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North Korea said speeding up missile test preparations

June 16, 2006

North Korea said speeding up missile test preparations

By Carol Giacomo and David Morgan

WASHINGTON (Reuters) - North Korea has accelerated preparations for testing an intercontinental ballistic missile and the launch could come as early as this weekend, U.S. officials said on Thursday. 

They said it seemed increasingly likely Pyongyang would go through with the test -- rather than just making preparations to get U.S. and international attention -- but it could still decide to cancel a launch. 

"The North Koreans have been working on it for a while without much of a let up ... We think they are speeding up," one U.S. official told Reuters. Other officials confirmed that assessment. All spoke on condition of anonymity because of the sensitivity of the issue. 

The officials said there were many people working at the test site and they hinted that efforts to assemble missile components on the launch pad may have begun. 

It would be Pyongyang's first test of a long-range missile since it stunned the world in August 1998 by firing a Taepodong 1 over Japan that landed in the Pacific Ocean. 

Japanese media previously reported signs of North Korean preparations to test a multiple-stage Taepodong 2 missile -- which could reach U.S. territory -- since early May. The North claims to have nuclear weapons. 

White House national security adviser Stephen Hadley on Wednesday warned it would be a "bad idea" if Pyongyang tested and a South Korean official on Thursday said Seoul sent a message in May expressing "grave concern" about a possible test. 


U.S. officials said satellites recently spotted a missile on a flatbed truck at the Musudan-ri launch facility in North Hamgyong province in northeast North Korea.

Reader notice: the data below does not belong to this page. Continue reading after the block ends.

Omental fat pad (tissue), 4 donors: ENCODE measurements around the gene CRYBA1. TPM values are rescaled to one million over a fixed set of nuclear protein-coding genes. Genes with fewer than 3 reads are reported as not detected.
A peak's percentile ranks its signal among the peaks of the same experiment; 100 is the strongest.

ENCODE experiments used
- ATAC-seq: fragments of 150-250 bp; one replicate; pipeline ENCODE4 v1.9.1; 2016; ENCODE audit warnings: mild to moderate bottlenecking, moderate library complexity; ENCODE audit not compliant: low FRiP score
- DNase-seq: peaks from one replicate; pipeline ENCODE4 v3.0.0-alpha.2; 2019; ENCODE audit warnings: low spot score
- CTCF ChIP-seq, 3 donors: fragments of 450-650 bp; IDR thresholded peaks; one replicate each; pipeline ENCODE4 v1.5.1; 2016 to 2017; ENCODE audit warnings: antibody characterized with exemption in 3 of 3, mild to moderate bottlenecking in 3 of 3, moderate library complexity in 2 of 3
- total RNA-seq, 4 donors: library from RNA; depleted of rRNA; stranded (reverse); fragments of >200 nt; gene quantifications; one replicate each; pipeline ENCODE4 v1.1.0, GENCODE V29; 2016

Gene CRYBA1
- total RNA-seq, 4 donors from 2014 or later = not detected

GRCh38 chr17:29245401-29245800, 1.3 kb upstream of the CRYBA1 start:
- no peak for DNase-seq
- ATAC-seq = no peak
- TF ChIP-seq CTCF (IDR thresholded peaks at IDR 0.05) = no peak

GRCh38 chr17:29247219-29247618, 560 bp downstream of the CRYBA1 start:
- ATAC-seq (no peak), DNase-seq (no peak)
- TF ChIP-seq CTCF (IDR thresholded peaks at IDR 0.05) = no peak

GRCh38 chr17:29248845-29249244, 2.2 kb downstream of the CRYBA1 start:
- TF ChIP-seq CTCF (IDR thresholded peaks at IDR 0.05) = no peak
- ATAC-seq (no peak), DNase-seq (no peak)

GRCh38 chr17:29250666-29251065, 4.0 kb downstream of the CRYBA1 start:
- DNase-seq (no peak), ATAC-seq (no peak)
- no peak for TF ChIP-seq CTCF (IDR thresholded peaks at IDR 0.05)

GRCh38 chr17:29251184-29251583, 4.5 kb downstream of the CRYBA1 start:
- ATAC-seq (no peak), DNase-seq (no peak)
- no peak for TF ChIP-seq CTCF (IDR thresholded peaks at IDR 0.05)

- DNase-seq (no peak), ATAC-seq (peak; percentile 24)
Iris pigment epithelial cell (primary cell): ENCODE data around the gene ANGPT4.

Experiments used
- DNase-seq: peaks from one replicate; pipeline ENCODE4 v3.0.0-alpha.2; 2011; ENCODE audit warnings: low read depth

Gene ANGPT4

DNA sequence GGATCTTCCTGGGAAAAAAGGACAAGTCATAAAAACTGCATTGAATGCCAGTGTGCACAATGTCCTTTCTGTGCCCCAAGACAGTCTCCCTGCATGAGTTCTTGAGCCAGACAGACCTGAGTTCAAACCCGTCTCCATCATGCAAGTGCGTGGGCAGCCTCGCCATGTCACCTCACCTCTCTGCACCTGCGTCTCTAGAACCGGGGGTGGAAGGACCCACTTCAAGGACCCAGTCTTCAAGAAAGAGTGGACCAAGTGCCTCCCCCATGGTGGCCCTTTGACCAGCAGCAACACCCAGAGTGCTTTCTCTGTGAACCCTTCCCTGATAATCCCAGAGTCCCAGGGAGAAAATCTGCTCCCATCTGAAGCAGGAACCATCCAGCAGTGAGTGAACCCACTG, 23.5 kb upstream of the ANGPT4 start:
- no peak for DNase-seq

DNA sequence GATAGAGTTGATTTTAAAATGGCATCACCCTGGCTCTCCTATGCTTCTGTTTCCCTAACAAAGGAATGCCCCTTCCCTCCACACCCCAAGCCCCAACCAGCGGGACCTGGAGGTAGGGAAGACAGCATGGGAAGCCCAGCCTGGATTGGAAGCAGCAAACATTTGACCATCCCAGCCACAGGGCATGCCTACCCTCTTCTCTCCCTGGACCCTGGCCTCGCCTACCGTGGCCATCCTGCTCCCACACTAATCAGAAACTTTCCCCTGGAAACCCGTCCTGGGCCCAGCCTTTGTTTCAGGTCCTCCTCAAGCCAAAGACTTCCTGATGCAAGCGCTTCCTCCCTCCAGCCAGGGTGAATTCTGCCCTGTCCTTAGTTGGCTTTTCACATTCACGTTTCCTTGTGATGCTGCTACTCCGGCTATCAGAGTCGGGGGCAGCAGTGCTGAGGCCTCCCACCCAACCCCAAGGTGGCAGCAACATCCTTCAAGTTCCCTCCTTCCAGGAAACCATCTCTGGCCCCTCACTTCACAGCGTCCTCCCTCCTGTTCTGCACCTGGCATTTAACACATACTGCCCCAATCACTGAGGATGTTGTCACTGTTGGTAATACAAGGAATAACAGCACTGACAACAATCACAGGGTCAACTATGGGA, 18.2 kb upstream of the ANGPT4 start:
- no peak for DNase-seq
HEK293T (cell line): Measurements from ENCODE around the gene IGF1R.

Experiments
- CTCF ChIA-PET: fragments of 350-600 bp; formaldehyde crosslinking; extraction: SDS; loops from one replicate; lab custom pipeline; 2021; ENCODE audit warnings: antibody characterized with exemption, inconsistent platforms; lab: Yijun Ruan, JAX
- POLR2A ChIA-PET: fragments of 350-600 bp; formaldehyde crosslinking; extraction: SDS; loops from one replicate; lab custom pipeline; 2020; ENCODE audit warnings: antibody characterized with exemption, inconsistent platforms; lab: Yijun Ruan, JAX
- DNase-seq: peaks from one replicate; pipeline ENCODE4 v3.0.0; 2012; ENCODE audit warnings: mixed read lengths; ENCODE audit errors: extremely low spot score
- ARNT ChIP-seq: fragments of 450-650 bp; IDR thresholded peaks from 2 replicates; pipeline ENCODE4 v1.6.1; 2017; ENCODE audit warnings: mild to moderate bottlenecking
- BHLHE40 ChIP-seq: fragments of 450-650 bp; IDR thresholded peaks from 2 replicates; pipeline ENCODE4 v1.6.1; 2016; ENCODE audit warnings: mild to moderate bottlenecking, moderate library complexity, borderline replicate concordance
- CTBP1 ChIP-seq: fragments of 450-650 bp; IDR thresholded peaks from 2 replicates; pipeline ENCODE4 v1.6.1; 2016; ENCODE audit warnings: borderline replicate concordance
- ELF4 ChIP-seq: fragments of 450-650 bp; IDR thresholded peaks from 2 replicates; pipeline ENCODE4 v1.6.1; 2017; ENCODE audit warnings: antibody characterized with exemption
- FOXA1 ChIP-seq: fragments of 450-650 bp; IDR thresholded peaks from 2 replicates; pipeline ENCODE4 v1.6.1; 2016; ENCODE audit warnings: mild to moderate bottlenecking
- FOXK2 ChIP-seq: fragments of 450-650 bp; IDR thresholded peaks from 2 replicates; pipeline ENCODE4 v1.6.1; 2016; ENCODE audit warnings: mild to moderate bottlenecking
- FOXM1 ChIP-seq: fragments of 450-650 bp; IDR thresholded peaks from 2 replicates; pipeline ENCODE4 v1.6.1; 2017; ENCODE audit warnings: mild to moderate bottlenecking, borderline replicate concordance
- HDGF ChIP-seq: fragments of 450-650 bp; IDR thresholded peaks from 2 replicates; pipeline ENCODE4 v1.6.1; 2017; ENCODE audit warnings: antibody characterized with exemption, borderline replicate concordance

"Removing it from its storage site and erecting it for launch, and then filling it with extremely volatile liquid oxygen and other liquid fuels, and then finally commencing the countdown to the actual launch point, that would take at least the better part of a day and might well take much longer," said defense analyst Loren Thompson of the Lexington Institute. 

Two U.S. officials said they do not believe fueling has begun. But the test could occur "within a couple of days if they kicked into gear," one official said. 

Officials said there may be plans for multiple tests which would be unusual but not unprecedented for the North. 

It is unlikely Washington would try to shoot down a North Korean missile because of doubts about the capability of its missile defense system, which is aimed in large measure at defending against an attack by Pyongyang, officials said. 

But a test would almost certainly put six-country talks on the North's nuclear program in a deeper freeze, they said. 

The preparations come as the six-country talks are stalemated and international attention has shifted to concerns Iran is building a nuclear weapon. Tehran says it only seeks to produce peaceful energy. 

Some U.S. analysts believe North Korea feels ignored and would conduct a missile test to assert its importance or demonstrate its pique over President George W. Bush's willingness to show flexibility to Iran even as he has held a tough line on Pyongyang. 

Washington joined five other major powers last week in offering Tehran a proposal to end the Iran nuclear crisis that includes benefits denied Pyongyang, such as light-water nuclear power reactors. 

North Korea does not have an operational missile that can strike the United States and some officials believe Pyongyang will test to find out if the missile works. 

U.S. intelligence estimates of the untested Taepodong 2's range have increased in recent years with the two-stage missile theoretically able to strike portions of U.S. territory and the three-stage version able to hit "most of the continental United States," according to a recent report by Monterey Institute's Center for Non-proliferation Studies. 

But the report stressed the missile's "probable inaccuracy" and the fact that the North has not demonstrated an ability to make a nuclear weapon small enough to fit a missile warhead. 


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